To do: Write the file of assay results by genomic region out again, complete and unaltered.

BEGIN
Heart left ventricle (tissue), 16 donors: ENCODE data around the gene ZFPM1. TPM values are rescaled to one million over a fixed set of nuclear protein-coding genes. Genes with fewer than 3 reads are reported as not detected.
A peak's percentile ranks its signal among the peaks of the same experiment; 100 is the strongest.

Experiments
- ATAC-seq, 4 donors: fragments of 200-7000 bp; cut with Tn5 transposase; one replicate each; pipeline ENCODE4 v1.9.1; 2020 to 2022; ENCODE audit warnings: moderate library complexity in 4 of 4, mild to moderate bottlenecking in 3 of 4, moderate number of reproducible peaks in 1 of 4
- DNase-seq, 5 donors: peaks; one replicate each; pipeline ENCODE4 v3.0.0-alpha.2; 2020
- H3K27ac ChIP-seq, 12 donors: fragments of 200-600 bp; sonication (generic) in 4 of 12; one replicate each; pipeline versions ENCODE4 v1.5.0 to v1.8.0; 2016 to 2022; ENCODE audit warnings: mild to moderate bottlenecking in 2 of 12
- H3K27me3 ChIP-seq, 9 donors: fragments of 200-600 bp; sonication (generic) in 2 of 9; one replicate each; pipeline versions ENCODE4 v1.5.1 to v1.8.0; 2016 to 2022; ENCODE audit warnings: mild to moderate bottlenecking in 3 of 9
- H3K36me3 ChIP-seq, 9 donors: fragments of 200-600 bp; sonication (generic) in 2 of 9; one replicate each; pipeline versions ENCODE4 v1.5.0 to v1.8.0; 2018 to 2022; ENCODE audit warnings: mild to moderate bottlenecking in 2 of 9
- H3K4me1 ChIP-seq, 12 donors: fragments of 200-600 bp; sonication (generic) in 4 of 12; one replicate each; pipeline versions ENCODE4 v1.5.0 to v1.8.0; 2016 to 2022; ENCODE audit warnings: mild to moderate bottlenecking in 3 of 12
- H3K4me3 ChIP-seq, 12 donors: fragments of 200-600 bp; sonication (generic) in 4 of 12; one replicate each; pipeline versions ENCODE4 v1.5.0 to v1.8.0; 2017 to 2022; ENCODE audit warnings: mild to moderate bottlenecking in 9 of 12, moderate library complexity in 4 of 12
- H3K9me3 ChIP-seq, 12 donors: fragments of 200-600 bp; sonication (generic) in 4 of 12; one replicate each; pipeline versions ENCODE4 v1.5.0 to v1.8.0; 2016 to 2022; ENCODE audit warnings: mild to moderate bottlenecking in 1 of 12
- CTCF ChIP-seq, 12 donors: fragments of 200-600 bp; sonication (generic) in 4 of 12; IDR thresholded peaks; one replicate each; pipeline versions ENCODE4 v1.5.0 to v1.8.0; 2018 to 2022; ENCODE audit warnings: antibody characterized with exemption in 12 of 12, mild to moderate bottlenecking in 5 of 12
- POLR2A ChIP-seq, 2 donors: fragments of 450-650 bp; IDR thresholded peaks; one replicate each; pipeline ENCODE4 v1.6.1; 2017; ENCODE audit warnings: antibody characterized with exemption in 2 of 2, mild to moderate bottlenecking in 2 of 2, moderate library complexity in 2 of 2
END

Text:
Heart left ventricle (tissue), 16 donors: ENCODE data around the gene ZFPM1. TPM values are rescaled to one million over a fixed set of nuclear protein-coding genes. Genes with fewer than 3 reads are reported as not detected.
A peak's percentile ranks its signal among the peaks of the same experiment; 100 is the strongest.

Experiments
- ATAC-seq, 4 donors: fragments of 200-7000 bp; cut with Tn5 transposase; one replicate each; pipeline ENCODE4 v1.9.1; 2020 to 2022; ENCODE audit warnings: moderate library complexity in 4 of 4, mild to moderate bottlenecking in 3 of 4, moderate number of reproducible peaks in 1 of 4
- DNase-seq, 5 donors: peaks; one replicate each; pipeline ENCODE4 v3.0.0-alpha.2; 2020
- H3K27ac ChIP-seq, 12 donors: fragments of 200-600 bp; sonication (generic) in 4 of 12; one replicate each; pipeline versions ENCODE4 v1.5.0 to v1.8.0; 2016 to 2022; ENCODE audit warnings: mild to moderate bottlenecking in 2 of 12
- H3K27me3 ChIP-seq, 9 donors: fragments of 200-600 bp; sonication (generic) in 2 of 9; one replicate each; pipeline versions ENCODE4 v1.5.1 to v1.8.0; 2016 to 2022; ENCODE audit warnings: mild to moderate bottlenecking in 3 of 9
- H3K36me3 ChIP-seq, 9 donors: fragments of 200-600 bp; sonication (generic) in 2 of 9; one replicate each; pipeline versions ENCODE4 v1.5.0 to v1.8.0; 2018 to 2022; ENCODE audit warnings: mild to moderate bottlenecking in 2 of 9
- H3K4me1 ChIP-seq, 12 donors: fragments of 200-600 bp; sonication (generic) in 4 of 12; one replicate each; pipeline versions ENCODE4 v1.5.0 to v1.8.0; 2016 to 2022; ENCODE audit warnings: mild to moderate bottlenecking in 3 of 12
- H3K4me3 ChIP-seq, 12 donors: fragments of 200-600 bp; sonication (generic) in 4 of 12; one replicate each; pipeline versions ENCODE4 v1.5.0 to v1.8.0; 2017 to 2022; ENCODE audit warnings: mild to moderate bottlenecking in 9 of 12, moderate library complexity in 4 of 12
- H3K9me3 ChIP-seq, 12 donors: fragments of 200-600 bp; sonication (generic) in 4 of 12; one replicate each; pipeline versions ENCODE4 v1.5.0 to v1.8.0; 2016 to 2022; ENCODE audit warnings: mild to moderate bottlenecking in 1 of 12
- CTCF ChIP-seq, 12 donors: fragments of 200-600 bp; sonication (generic) in 4 of 12; IDR thresholded peaks; one replicate each; pipeline versions ENCODE4 v1.5.0 to v1.8.0; 2018 to 2022; ENCODE audit warnings: antibody characterized with exemption in 12 of 12, mild to moderate bottlenecking in 5 of 12
- POLR2A ChIP-seq, 2 donors: fragments of 450-650 bp; IDR thresholded peaks; one replicate each; pipeline ENCODE4 v1.6.1; 2017; ENCODE audit warnings: antibody characterized with exemption in 2 of 2, mild to moderate bottlenecking in 2 of 2, moderate library complexity in 2 of 2